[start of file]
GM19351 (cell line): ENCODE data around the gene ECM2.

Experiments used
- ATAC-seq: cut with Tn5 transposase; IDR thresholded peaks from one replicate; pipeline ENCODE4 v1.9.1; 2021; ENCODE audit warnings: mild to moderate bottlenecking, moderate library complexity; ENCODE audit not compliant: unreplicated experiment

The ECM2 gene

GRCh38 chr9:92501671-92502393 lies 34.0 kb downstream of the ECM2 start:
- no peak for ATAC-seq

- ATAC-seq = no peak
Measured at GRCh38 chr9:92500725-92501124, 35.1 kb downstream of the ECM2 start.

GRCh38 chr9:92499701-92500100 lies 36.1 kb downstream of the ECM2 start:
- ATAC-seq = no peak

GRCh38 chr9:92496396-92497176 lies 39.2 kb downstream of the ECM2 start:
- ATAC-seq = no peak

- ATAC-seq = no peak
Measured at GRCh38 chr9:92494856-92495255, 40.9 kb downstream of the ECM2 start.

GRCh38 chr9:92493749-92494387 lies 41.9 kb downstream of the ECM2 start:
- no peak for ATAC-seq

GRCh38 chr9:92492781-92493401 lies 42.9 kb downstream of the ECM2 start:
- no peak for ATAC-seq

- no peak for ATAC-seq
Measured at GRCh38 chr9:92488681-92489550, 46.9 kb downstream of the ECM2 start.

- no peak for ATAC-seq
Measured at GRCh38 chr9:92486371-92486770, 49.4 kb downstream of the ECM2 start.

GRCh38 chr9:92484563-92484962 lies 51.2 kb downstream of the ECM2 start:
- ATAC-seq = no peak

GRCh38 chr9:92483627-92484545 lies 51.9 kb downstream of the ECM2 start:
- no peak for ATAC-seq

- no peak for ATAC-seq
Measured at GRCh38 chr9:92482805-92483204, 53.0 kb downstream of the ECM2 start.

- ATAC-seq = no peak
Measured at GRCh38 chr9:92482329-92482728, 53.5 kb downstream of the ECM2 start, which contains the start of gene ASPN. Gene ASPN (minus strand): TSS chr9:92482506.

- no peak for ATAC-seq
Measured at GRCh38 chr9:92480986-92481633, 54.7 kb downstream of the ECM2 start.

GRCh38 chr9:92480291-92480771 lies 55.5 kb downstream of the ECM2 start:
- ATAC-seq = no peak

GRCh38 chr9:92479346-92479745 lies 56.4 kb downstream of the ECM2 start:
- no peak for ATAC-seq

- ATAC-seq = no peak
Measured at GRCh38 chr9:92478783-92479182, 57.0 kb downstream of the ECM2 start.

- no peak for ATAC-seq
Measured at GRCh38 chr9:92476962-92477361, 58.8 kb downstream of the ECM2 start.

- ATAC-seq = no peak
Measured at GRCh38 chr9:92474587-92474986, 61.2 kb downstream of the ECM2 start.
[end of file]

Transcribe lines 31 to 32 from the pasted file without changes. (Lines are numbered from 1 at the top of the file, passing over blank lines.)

- no peak for ATAC-seq
Measured at GRCh38 chr9:92480986-92481633, 54.7 kb downstream of the ECM2 start.